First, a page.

Strong Towns member, Bryan Mock, recently took to Medium to sing the praises of Strong Towns. We're honored and wanted to share an excerpt from his kind words:
If you are someone at all interested in Architecture, Urban Planning, Landscape Design, Urbanism, or just why in the hell your town is designed so horribly, and how little ole you might actually have something to say about it, then you want to be following Strong Towns [...]
Strong Towns doesn’t focus on calling out the designers behind some of the atrocities they bring forth as shining examples of what not to do. Instead, they focus their content on the policies that cause otherwise rational people to act out of their own self interest.
Taking it one step further, they then teach designers how to push against bad policy. Sometimes this little push is all that is needed to initiate sweeping change to the whole system in the process.
If there's one thing you can do to help grow the Strong Towns movement, it's share our message with others, like Bryan did. Share one of our Facebook posts, write about Strong Towns concepts on your blog, tweet out one of our stories, or just have a conversation with a friend about something you learned from Strong Towns. That's how we grow this movement into a million people who care.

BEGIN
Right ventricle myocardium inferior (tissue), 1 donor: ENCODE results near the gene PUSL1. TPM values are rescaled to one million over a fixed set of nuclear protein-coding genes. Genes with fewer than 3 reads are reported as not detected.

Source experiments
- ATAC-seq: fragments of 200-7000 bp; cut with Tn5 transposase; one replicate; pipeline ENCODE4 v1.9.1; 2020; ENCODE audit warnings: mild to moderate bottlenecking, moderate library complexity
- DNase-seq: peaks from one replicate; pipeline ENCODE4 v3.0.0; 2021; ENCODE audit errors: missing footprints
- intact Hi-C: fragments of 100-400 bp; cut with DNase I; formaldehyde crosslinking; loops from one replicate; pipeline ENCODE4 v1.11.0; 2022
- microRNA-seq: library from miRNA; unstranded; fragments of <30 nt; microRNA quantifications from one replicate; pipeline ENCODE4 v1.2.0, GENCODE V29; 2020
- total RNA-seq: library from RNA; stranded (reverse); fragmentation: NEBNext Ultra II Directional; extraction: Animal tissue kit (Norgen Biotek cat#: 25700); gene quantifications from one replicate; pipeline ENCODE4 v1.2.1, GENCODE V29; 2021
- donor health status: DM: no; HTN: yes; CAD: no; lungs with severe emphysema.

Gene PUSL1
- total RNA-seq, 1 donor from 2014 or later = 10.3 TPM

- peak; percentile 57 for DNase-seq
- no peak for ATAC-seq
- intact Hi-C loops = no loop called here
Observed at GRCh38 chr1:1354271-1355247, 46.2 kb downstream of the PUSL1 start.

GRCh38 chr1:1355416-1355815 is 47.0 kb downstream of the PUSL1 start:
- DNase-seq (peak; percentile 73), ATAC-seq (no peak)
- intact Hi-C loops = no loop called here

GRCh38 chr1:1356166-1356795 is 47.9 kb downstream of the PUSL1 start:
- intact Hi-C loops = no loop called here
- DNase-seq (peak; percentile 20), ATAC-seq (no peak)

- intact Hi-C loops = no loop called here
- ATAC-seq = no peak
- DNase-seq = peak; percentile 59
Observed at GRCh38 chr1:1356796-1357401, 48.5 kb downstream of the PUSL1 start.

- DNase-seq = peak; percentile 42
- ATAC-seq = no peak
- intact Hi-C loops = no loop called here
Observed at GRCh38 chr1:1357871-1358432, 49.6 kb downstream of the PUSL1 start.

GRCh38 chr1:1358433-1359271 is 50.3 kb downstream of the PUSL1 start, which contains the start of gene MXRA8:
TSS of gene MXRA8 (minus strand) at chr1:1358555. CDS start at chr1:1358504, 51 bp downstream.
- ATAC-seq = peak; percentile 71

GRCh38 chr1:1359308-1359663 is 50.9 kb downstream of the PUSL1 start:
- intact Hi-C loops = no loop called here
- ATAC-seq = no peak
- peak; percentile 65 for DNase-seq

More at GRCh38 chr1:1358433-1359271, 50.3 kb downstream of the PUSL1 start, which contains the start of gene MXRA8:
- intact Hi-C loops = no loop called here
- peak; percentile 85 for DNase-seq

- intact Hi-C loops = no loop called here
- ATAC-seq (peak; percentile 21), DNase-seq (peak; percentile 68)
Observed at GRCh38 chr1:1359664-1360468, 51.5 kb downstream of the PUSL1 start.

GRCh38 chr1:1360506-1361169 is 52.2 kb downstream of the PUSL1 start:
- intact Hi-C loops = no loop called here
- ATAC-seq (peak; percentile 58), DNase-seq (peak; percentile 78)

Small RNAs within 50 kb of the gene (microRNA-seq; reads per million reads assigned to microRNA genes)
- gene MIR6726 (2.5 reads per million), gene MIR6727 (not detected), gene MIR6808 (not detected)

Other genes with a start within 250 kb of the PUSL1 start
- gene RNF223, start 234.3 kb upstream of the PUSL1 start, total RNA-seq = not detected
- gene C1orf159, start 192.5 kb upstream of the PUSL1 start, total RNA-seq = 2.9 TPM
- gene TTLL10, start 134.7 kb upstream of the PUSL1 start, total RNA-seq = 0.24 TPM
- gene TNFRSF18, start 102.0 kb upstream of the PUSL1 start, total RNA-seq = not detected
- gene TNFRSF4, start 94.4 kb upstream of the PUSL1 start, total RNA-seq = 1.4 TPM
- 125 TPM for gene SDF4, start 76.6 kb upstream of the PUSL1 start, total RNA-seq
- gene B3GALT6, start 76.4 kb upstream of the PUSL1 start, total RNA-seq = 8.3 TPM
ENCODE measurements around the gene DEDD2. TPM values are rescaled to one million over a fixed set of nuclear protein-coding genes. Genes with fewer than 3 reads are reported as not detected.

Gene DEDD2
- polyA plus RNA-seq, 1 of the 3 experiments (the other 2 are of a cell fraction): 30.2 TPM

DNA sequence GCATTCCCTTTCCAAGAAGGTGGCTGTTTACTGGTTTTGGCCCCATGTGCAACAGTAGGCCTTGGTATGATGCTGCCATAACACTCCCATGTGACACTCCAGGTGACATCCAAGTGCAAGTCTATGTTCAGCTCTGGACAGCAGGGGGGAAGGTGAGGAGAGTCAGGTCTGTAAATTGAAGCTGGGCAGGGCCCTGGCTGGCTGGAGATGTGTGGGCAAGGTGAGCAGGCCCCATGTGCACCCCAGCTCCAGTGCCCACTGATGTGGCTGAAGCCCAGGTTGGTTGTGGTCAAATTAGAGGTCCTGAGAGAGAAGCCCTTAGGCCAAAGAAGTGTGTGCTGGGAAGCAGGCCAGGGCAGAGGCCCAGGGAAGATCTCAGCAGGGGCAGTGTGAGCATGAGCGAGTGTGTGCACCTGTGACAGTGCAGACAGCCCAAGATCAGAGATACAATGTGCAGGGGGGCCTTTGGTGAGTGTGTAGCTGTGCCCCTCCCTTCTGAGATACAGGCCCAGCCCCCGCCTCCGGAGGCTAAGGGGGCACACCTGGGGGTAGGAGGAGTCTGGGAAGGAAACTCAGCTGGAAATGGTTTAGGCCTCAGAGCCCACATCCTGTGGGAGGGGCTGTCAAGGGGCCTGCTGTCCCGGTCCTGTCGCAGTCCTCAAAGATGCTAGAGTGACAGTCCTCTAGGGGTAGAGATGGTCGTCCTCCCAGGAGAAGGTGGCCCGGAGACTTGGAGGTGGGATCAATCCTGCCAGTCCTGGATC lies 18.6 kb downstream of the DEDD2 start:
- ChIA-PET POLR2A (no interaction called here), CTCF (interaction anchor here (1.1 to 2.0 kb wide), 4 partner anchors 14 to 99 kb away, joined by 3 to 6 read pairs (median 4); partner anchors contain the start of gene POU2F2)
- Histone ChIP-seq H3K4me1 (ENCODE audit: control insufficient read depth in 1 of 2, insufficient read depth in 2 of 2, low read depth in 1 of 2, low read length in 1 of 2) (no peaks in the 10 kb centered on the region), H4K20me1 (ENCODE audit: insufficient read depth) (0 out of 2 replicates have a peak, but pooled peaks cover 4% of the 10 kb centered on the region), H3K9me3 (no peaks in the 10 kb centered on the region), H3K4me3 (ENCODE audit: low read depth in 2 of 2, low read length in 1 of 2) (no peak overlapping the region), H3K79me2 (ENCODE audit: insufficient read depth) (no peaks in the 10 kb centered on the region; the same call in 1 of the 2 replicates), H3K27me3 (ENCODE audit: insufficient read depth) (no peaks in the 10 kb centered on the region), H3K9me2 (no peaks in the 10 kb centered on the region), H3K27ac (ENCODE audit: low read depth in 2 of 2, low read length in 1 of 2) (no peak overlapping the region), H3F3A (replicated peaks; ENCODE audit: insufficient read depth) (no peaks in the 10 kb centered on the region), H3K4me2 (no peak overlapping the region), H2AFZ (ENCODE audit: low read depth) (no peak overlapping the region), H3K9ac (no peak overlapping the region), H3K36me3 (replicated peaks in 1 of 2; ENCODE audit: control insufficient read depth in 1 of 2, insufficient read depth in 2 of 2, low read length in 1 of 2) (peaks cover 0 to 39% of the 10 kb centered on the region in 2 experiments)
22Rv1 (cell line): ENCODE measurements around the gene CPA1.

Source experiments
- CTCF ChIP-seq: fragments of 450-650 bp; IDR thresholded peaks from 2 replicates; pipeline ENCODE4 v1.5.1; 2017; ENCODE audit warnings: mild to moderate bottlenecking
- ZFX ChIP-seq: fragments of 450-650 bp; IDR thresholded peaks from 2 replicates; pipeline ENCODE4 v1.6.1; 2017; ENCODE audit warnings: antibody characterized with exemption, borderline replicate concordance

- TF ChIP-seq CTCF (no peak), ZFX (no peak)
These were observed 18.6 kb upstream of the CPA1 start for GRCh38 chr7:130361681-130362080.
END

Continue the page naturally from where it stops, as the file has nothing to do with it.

(Top image from Death to Stock Photo)
That's a lot of accumulated bad planning, and a lot of surface parking, but now it's all water under the bridge. Those costs are sunk, that ship has sailed.
Here are 5 key ways to get local business owners on your side--whether you're putting together a neighborhood event or advocating for a change in street design.
The task of moving from our bloated, modern zoning codes to ones that create Strong Towns is different from starting with a blank slate.
3 annoying reasons I park at the commuter rail station (and what city planners can do about it).
Two years ago, I really wrestled with the decision of whether or not I wanted to take the plunge and be a Strong Towns member. Here's what convinced me to do it.
We asked our 1400+ members why they chose to support Strong Towns. Here's what they said.
Autonomous vehicles have the potential to revolutionize America’s transportation system, not just through their safety and convenience, but also because of their lower cost.
If so many people live in suburbs, it must be because that’s what they prefer, right? Actually the evidence is to the contrary.
I think this community-based approach could go much farther than any president to develop strong, inclusive local economies that would, in turn, help us face other seemingly intractable 21st century issues like climate, energy, diversity and government finance.